Staying safe in the digital world becomes a bigger challenge with each passing day. While scams were once limited to obviously fraudulent emails and robocalls, scammers have developed various techniques and tools to make their requests for information seem legitimate. One recent trend that local businesses have been seeing is an increase in phone scams that aim to trick people into thinking that a scammer represents a company’s IT department. These criminals seek access to your computer in hopes of gaining financial, HR, or other confidential information. Working with a team of technical support professionals is critical in securing your business and personal data. Still, a healthy dose of skepticism and common sense can help individuals address potential phone scams.
Scammers Can Pretend To Be Anyone, Even A Howard Tech Engineer!
While most people have been conditioned to question suspicious emails, many of us place a bit more trust in phone calls. Emails can come from nameless, faceless individuals, but phone calls have a voice and a phone number behind them. One of our clients’ employees received a call on his cell phone from “the IT Department,” and the caller said that the user’s antivirus software was expiring. Under the guise of protecting this employee’s computer, the caller requested a credit card number to renew the antivirus program. The unsuspecting victim provided the number and even access to his computer to ‘update the software.’ This scenario suddenly created a crisis situation for the user, and the HTA team rebuilt his PC as soon as we were notified.
Criminals can easily present you with bits of factual information acquired through public or other sources, and thereby come across legitimately. Scammers may know your name, workplace, internet service provider, or preferred banking institution, and it can be challenging for individuals to spot fraud when presented with these details. Recently, a scammer was reported to have utilized technology to imitate or “spoof” a Maryland State Police phone number, appearing to victims as “State Police” on their caller ID. It is important to remember that scammers can pretend to be anyone, even government officials or law enforcement.
Sensitivity And Call Screening Is The Starting Point
All of us might have the same awareness of fake callers that we do with email. This sensitivity to a potential scam combined with call screening is the best place to start. Nearly all phones, whether landline or mobile, have built in caller ID. If you don’t recognize the caller’s number, we encourage you to simply ignore the call. You can obviously check your voicemail afterward, and return any important calls. By not speaking to a criminal, you can’t get tricked by that person.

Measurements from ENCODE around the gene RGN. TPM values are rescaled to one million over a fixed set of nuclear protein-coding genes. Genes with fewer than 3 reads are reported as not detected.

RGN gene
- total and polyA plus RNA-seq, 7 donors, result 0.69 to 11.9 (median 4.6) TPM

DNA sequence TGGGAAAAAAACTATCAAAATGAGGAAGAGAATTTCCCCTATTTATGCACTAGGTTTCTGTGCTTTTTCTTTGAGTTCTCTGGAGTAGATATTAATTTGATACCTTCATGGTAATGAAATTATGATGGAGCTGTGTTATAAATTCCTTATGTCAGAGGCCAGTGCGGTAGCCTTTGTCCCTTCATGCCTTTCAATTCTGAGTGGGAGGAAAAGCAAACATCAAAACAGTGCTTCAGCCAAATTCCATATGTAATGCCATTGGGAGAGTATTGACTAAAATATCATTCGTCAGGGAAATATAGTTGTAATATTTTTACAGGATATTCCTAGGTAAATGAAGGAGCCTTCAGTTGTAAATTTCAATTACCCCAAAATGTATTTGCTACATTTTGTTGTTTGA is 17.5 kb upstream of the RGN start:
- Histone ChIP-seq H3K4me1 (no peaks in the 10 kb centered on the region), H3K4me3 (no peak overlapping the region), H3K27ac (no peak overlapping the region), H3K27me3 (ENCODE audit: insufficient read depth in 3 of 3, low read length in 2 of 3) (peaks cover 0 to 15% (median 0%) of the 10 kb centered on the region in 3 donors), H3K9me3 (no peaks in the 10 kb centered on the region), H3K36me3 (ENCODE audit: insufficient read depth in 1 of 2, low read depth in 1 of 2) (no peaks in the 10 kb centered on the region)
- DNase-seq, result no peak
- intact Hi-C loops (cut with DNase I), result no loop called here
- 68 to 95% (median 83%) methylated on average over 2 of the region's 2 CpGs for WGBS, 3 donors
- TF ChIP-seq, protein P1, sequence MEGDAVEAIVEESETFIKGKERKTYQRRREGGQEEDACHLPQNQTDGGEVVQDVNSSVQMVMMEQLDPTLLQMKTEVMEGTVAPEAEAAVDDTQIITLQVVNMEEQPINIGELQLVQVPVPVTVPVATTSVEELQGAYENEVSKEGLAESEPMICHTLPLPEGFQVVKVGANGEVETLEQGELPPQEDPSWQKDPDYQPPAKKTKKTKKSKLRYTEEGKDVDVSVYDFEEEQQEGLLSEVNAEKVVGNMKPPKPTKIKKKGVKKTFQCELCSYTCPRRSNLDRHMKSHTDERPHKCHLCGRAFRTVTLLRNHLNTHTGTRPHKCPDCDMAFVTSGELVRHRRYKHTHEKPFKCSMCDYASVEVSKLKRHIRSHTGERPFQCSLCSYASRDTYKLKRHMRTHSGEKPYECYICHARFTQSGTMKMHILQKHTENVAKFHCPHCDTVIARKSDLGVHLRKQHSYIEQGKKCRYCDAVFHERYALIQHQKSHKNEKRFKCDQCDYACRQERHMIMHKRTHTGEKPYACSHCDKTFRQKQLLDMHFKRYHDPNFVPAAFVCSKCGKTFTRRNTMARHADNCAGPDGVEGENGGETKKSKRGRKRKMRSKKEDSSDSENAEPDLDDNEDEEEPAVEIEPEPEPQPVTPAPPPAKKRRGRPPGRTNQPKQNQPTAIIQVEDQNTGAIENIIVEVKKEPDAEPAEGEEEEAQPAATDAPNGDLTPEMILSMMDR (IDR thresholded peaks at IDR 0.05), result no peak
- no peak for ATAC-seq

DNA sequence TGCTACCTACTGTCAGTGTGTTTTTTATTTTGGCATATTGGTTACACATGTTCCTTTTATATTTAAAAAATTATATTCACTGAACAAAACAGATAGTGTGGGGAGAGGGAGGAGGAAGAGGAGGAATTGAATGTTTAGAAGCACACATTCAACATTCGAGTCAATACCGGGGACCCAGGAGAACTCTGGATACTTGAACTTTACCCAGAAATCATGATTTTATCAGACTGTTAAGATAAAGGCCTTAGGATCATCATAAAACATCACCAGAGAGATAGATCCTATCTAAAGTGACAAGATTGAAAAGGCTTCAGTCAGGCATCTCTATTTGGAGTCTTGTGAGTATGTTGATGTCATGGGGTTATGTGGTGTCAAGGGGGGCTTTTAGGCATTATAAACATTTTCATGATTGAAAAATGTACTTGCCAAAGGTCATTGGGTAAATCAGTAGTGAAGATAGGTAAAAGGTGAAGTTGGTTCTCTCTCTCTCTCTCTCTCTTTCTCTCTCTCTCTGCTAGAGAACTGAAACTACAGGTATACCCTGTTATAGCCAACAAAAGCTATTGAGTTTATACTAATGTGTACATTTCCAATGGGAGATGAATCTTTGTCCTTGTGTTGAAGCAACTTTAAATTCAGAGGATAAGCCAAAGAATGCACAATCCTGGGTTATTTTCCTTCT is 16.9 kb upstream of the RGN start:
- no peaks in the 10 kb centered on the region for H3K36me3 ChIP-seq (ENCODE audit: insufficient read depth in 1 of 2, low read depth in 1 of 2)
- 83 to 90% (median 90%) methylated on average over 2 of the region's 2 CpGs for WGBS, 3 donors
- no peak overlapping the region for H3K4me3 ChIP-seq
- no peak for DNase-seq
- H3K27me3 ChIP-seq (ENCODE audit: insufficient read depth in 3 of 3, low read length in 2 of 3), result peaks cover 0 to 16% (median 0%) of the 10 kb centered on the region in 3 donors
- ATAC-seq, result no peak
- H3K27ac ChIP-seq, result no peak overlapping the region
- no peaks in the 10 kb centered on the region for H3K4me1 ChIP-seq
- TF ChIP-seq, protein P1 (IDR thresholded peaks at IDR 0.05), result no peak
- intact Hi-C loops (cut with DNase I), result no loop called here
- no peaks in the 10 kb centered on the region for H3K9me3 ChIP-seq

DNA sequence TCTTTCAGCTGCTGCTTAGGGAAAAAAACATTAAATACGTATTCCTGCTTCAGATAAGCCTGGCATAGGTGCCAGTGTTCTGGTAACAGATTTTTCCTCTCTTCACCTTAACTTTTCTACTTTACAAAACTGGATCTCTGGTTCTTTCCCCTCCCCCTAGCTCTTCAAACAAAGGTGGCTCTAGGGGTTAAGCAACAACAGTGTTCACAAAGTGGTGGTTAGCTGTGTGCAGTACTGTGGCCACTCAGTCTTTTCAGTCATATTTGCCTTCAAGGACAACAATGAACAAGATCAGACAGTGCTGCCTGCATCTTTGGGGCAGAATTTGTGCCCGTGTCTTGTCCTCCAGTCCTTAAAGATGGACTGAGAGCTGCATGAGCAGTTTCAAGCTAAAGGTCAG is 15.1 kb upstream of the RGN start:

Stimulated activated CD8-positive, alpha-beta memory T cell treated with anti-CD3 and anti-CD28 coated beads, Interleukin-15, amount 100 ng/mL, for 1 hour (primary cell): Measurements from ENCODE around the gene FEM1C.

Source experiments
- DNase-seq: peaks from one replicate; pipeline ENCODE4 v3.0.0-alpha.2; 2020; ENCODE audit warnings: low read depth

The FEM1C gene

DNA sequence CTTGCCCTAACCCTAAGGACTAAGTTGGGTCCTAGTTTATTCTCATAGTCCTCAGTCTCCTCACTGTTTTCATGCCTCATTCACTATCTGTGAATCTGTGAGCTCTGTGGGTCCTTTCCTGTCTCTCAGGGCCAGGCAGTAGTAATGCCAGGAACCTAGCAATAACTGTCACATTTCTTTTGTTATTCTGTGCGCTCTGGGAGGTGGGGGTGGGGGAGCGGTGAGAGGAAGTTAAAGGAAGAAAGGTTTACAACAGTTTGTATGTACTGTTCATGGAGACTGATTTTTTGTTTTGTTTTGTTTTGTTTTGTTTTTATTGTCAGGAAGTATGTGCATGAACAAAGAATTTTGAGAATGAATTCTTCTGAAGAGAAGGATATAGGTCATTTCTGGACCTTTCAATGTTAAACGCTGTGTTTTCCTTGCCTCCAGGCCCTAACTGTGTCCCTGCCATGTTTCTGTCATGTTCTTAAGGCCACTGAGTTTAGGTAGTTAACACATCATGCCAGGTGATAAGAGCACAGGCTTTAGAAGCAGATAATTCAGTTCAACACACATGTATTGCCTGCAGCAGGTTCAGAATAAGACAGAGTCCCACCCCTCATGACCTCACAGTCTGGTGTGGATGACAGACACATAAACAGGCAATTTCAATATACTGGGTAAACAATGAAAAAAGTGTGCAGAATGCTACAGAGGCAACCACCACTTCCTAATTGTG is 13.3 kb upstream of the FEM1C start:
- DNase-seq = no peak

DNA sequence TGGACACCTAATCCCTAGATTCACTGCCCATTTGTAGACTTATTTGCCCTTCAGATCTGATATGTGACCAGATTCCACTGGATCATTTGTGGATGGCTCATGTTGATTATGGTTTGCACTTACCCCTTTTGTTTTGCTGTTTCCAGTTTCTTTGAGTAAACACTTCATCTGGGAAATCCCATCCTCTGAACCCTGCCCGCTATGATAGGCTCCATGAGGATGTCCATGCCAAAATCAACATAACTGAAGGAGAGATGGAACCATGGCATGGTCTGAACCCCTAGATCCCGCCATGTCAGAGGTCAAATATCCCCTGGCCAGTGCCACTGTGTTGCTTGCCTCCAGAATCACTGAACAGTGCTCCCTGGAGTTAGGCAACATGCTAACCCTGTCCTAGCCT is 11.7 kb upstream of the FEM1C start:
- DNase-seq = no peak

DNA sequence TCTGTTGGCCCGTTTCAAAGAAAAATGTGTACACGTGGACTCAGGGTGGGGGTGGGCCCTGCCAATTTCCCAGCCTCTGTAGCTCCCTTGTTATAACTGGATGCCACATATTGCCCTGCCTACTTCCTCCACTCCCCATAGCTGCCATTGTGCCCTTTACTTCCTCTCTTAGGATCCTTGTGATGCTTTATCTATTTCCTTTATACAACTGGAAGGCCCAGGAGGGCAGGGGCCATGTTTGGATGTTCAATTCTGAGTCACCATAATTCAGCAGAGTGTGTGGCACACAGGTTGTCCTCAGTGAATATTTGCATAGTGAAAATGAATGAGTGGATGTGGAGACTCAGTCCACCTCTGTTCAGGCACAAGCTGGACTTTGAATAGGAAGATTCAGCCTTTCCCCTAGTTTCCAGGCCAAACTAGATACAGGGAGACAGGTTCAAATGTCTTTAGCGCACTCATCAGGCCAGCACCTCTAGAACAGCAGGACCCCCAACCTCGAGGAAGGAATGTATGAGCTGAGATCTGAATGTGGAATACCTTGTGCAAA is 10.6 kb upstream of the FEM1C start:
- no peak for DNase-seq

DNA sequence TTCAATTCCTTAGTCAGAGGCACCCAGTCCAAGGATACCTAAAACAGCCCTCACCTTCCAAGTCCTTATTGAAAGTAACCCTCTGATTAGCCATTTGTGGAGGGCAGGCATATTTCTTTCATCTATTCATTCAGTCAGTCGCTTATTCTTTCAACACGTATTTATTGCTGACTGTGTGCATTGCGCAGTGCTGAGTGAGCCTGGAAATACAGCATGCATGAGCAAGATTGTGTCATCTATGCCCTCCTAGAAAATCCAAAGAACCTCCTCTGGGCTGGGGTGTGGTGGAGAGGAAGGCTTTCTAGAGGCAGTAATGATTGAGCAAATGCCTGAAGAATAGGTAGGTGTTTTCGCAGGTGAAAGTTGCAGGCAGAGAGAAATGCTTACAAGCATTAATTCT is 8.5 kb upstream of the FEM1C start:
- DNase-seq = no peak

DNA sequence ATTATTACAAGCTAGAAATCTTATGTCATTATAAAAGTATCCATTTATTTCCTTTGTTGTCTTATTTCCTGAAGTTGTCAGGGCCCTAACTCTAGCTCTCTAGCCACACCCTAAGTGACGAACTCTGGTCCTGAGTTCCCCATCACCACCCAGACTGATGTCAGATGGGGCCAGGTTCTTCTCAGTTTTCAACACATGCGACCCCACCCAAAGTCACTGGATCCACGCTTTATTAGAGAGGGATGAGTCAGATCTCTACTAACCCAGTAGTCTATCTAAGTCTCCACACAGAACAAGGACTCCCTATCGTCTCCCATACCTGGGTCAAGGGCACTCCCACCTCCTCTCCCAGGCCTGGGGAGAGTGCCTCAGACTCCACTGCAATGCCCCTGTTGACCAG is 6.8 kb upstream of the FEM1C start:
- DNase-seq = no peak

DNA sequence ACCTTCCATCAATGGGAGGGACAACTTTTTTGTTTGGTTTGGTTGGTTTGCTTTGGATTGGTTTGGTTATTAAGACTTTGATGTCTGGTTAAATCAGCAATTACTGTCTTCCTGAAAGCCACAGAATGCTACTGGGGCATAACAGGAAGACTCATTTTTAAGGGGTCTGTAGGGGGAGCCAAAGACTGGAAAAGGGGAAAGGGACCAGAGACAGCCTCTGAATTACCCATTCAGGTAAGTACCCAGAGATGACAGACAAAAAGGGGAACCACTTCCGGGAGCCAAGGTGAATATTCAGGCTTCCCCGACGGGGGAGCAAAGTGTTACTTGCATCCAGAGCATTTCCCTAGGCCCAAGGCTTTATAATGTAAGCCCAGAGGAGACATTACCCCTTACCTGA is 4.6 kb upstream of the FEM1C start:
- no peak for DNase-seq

If A Call Seems Weird, Hang Up!
With your sensitivity for phone scams heightened, you should be on the lookout for questions that seem out of character. Specifically, you should be highly guarded if someone asks about your computer security, account details, passwords, or anything sensitive. Unless you’re careful, a few simple questions could quickly lead to requesting access to your computer for “repair purposes.” If you receive a strange phone call, do not provide any sensitive information. One of the best ways to handle a phone scam is to simply hang up.
When In Doubt, Use Your Brain — And Your Technical Support Team!
While hanging up or screening your calls is an effective way to deal with phone scams, a scammer will often rely upon their target’s politeness to keep them on the line. If you suspect that you are talking to a scammer but do not want to be rude, offer to call back later. This allows you to disengage from the call and gain valuable insight into the caller’s motive. Scammers may get hostile when faced with resistance, and a sudden shift to a more aggressive or threatening tone is a clear sign of a scam. If you’re still unsure whether or not it’s a phone scam, contact the establishment that the caller claims to be from. Call your bank, office, or technical support department on a line that you know is legitimate for confirmation. If the scammer presented you with banking information or other private data, you might want to consider boosting your security measures with the help of a technical support team.
Howard Tech Advisors Provides Managed Services For Our Community
The team at Howard Tech Advisors is committed to providing managed services and customized IT solutions to our clients in Howard County, Baltimore, Columbia, and Ellicott City. We specialize in managed IT services for small and midsize businesses, particularly those near our office in Elkridge, Maryland. To learn more about our business and our work in the community, contact us at (410) 997-2500 or visit our website. Follow us on Facebook, LinkedIn, and Twitter to stay up-to-date on our service offerings and tech tips.